Shirah Vollmer MD

The Musings of Dr. Vollmer

Archive for January 31st, 2010


Posted by Dr. Vollmer on January 31, 2010

      I have been taking time to think about time. In my work, being on time is critical. To show up on time is to show respect. There are many aspects to why people show up on time, and why people are chronically late. Here, I want to focus on my timeliness. In general, I run on time. I try to get to my office with time to spare, but like everyone else, there are times when this is not possible. The meaning of my being on time, or of my being late is always different. That is, sometimes I have an understanding why I am late. Other times, my patient “reads” into why I am late. This “reading” becomes grist for that therapeutic mill, but it does not excuse me for being late.

    I understand that it is a large effort for my patients to come to me. They have to leave what they are doing, they have to battle traffic,  find parking, and then they have to negotiate what feels like two flights of stairs. For me to be late, knowing the effort they make to come, feels horrible. So, I work to be on time. Yet, I am aware that the majority of physicians run late. I recently went to a doctor where there was a pre-printed sign in the waiting room which said “the doctor runs 60-90 minutes late, please be patient.” I said to myself “why is it OK that he routinely runs late, and I, as a psychiatrist,  have to be on time?” I thought further, and I said to myself “I am in the business of building self-esteem, being on time is one way to show respect, respect builds self-confidence, so I cannot run late.”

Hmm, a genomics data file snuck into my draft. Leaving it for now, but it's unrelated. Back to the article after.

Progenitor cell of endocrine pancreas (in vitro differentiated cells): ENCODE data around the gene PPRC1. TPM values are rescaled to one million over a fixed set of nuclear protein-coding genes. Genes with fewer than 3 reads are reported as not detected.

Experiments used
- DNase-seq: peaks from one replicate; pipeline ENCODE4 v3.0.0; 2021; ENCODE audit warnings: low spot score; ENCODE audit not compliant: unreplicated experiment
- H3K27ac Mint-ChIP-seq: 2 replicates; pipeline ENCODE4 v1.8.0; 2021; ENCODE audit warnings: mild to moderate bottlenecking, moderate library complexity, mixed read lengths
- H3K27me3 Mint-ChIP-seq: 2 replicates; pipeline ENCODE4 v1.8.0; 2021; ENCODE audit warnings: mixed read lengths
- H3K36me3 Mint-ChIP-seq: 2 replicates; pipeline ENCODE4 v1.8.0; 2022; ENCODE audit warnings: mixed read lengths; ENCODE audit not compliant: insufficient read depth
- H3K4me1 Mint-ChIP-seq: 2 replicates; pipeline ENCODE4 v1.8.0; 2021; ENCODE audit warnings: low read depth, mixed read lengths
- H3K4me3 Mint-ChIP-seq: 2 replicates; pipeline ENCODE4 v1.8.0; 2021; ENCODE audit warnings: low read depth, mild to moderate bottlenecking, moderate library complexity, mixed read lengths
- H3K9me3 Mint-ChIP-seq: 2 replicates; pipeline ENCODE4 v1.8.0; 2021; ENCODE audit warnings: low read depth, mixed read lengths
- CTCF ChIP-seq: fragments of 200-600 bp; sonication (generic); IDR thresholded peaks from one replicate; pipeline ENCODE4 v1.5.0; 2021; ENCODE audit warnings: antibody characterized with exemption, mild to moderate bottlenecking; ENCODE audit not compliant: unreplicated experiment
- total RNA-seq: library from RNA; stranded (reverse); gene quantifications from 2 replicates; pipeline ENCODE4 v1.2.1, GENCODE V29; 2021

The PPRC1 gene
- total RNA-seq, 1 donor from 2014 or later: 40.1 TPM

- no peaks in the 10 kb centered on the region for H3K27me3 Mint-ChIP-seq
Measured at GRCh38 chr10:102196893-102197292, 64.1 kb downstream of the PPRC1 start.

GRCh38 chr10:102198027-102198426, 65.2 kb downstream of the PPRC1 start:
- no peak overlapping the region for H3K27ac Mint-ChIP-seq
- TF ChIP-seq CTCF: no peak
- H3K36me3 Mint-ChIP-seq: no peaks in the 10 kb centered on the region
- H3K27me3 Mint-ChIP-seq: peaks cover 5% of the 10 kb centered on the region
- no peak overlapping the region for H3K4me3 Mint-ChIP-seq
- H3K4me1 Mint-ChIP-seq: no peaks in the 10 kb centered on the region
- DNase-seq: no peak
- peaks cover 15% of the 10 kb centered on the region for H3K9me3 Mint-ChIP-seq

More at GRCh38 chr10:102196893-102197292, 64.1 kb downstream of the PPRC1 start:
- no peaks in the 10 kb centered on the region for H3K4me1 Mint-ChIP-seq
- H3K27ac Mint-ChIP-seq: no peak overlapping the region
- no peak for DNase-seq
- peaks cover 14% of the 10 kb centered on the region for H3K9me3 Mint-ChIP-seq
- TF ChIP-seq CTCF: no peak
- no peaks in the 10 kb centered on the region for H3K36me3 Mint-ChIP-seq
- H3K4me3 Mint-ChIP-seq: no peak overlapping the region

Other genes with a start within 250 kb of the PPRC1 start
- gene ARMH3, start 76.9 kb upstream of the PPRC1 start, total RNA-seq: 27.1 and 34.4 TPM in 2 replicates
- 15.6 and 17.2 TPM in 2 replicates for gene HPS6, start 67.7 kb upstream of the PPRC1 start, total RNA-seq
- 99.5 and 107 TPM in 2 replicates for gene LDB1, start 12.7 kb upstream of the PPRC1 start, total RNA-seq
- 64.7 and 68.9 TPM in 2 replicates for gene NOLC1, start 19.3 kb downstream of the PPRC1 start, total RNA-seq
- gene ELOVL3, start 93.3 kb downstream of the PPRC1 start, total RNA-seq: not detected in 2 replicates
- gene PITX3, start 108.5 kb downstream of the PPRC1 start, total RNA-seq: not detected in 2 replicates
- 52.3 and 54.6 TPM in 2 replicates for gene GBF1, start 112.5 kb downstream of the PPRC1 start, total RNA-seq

Once again, I am left to reflect why I am a physician, and yet, my “rules” are not the “rules” of my medical colleagues. I would think that all doctors need to show respect for their patients. People come in pain and they want help. To keep people waiting, adds to their pain. How can that be OK? It is not. On the other hand, I know that for a doctor to run an efficient practice, he should schedule his patients for one of two times, 8:00 am or 1:00 pm. This way, all the morning patients come at once, and he can,  like working on an assembly line, see patients rapidly with no down time in between visits. One might say that this “assembly line” mentality is a function of greed. In private practice, the more patients one sees, the more money one generates.  I would argue that although that might be a factor, it is also easier to work without a break. One gets into a certain patient-seeing zone and it helps if one can stay in that zone for the morning without having to transition to another mode.  Still, does efficiency,  staying in the zone, justify keeping patients waiting while they worry about what is wrong with them?

   I waited for my doctor for an hour. The sign prepared me. The person who referred me also warned me. I did not like it, but I trusted that I would get good medical care, and that is what I wanted most. Yet, I sat there thinking that I could never feel OK letting my patients wait for me for 60-90 minutes. Managing expectations is important. Clearly, if one expects to wait, then one does not get as angry. However, there is a certain message  in waiting that the doctors’ time is more important than mine. That does not feel good. I run on time, so if I am a few minutes late, my patients will get concerned. They are not used to that. But, it is not all about expectations,  and it is not all about respect either. Timeliness  is also about a certain mutuality in our relationship. My time is important, and so is theirs. There is something nice about that kind of reciprocity. The effort to be on time is worth it. My medical colleagues have a lot to learn.

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